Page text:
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Leventry v. Watts

May 17, 2007


The opinion of the court was delivered by: Ambrose, Chief District Judge



A husband and wife bring suit against a variety of Defendants for various constitutional transgressions under 42 U.S.C. § 1983 stemming from the arrest of the husband, the seizure of his car and the subsequent search and seizure of the bail money posted by the wife plaintiff. The police officers and police department Defendants seek the dismissal of all claims. The Motion is granted in part and denied in part.


On or about September 4, 2004, Plaintiff James L. Leventry ("Leventry") was driving through Southmont Borough when Defendant Officer Matt Watts ("Watts") of the Defendant West Hills Regional Police Department ("the Police Department") stopped him. Leventry was taken into custody and charged with possession of and possession with intent to deliver marijuana; possession of and possession with intent to deliver OxyContin; and possession of and possession with intent to deliver methadone. He was arraigned and bail was set at $100,000 or 10% cash. When Plaintiff Deborah Leventry arrived the next evening with $10,000 cash, the bail money was confiscated. The Leventrys were told that a search had been performed by a drug dog and that the dog had alerted to the presence of narcotics on the money. As a result of the confiscation, James Leventry remained incarcerated for a period of time.

The Leventrys have filed, pro se, claims under 42 U.S.C. § 1983 for violations of their 1st, 4th, 5th, 6th, 8th and 14th Amendment rights. They also reference the right to bail, the right to due process of law, and conspiracy. These references are all made in the caption of the First Amended Complaint.*fn1 In addition to naming Watts and the Police Department as Defendants, the Leventrys have named Defendant George Musulin, who is alleged to have participated in the events surrounding the arrest of James Leventry and the confiscation of the bail money; Defendant Chief Andrew Havas ("Havas"), the Chief of Police; various municipal authorities and both the assistant district attorney involved in James Leventry's criminal case and the district attorney as well.

Defendants Watts, Musulin, Havas and the Police Department have filed a dispositive Motion. See Docket No. [64]. While titled a Motion for Summary Judgment, it is clear from the supporting brief that the Defendants ask this Court to convert a Rule 12(b)(6) Motion to Dismiss into one for Summary Judgment under Rule 56 in order to consider evidence submitted in conjunction with the Motion. I decline to do so. The Leventrys are acting pro se. The parties have not yet engaged in discovery. I think it unfair and premature to consider the merits of the Leventrys' claims based upon a consideration of only one sides' submission of evidence. Accordingly, I will consider the Defendants' arguments in light of a Rule 12(b)(6) standard.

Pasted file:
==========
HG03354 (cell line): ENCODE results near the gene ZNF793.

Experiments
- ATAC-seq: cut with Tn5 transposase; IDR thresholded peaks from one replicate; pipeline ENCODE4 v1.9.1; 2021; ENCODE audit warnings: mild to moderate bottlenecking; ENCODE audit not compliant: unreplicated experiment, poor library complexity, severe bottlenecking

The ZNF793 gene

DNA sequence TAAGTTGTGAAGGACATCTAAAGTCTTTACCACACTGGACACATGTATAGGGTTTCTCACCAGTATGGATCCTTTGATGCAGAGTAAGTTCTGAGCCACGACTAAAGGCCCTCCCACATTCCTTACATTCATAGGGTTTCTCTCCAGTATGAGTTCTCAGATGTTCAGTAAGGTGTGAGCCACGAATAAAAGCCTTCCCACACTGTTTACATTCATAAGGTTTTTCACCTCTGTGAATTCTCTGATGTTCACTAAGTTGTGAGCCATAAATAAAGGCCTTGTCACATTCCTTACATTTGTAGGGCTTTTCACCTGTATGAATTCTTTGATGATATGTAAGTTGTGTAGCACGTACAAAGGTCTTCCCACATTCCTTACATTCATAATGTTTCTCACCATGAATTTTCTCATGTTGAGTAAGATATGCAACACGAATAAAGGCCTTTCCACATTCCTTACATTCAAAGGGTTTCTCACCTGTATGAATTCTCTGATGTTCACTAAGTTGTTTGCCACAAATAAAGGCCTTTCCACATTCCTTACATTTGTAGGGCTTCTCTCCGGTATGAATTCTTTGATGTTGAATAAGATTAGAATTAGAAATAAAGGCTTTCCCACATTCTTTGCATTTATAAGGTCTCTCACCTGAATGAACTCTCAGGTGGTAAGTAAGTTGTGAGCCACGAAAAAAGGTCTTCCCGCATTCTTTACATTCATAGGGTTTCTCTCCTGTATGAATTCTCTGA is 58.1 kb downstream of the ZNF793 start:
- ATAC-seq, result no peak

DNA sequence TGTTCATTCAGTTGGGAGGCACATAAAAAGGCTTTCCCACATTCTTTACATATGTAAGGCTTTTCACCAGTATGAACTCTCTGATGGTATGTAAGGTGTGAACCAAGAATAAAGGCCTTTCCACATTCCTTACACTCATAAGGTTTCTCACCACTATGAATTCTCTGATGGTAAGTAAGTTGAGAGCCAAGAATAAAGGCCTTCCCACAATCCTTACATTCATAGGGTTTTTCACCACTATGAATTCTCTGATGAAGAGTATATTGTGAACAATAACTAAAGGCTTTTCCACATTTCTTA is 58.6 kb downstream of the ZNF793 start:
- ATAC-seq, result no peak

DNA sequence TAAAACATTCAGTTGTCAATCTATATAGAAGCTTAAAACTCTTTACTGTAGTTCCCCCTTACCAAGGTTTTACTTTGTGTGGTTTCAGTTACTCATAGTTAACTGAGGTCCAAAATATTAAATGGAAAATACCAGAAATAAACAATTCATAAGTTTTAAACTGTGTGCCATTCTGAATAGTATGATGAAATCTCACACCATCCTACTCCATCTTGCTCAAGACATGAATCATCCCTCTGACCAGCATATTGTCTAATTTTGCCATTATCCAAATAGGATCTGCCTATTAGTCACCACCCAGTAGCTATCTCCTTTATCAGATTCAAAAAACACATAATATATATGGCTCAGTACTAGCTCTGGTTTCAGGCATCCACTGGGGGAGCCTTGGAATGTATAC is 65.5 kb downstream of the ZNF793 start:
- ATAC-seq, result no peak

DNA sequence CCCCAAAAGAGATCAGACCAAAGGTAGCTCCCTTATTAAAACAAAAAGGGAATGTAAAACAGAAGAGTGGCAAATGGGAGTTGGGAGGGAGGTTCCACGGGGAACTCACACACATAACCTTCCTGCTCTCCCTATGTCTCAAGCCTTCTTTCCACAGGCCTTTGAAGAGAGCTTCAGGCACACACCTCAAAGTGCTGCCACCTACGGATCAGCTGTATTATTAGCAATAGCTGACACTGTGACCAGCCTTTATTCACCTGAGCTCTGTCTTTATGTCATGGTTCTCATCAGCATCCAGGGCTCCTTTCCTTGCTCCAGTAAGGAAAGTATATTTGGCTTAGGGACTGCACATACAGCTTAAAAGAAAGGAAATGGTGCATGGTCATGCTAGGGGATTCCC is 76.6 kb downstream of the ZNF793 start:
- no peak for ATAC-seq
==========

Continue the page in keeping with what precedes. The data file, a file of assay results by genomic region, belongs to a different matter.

In deciding a Motion to Dismiss, all factual allegations, and all reasonable inferences therefrom, must be accepted as true and viewed in a light most favorable to the plaintiff. Colburn v. Upper Darby Twp., 838 F.2d 663, 666 (3d Cir. 1988), cert. denied, 489 U.S. 1065 (1988). I may dismiss a complaint only if it appears beyond a reasonable doubt that the plaintiff can prove no set of facts in support of his claims which would entitle him to relief. Conley v. Gibson, 355 U.S. 41, 45 (1957). In ruling on a motion for failure to state a claim, I must look to "whether sufficient facts are pleaded to determine that the complaint is not frivolous, and to provide the defendants with adequate notice to frame an answer." Colburn, 838 F.2d at 666.

While a court will accept well-pleaded allegations as true for the purposes of the motion, it will not accept legal or unsupported conclusions, unwarranted inferences, or sweeping legal conclusions cast in the form of factual allegations. See Miree v. DeKalb County, Ga., 433 U.S. 25, 27 n.2 (1977). Moreover, the plaintiff must set forth sufficient information to outline the elements of his claims or to permit inferences to be drawn that these elements exist. See Fed. R. Civ. P. 8(2)(a) and Conley, 355 U.S. at 45-46. Matters outside the pleadings should not be considered. This includes "any written or oral evidence in support of or opposition to the pleadings that provides some substantiation for and does not merely reiterate what is said in the pleadings." Charles A. Wright and Arthur R. Miller, Federal Practice and Procedure, § 1366 (West 1990).


I. First Amendment Claim

In paragraph 40 of the First Amended Complaint, the Leventrys contend that Watts violated, among other things, James Leventry's First Amendment rights by seizing his person, car and bail money. The First Amended Complaint contains no further elaboration regarding the substance of the First Amendment claim, and the Defendants argue that the failure in this regard mandates the dismissal of this claim. The First Amendment affords many protections, such as free speech, freedom of religion, the right to free assembly and the right to petition the Government for redress of grievances. I cannot discern from the allegations set forth in the First Amended Complaint which of these protections the Leventrys allege Watts violated. The allegations do not suggest that James Leventry was denied the right to speak; or that he was engaged in religious activity; or that he was attempting to peaceably assemble or petition the Government for redress of grievances. Accordingly, at this juncture, I agree with the Defendants that the Leventrys have not articulated, under 42 U.S.C. ...

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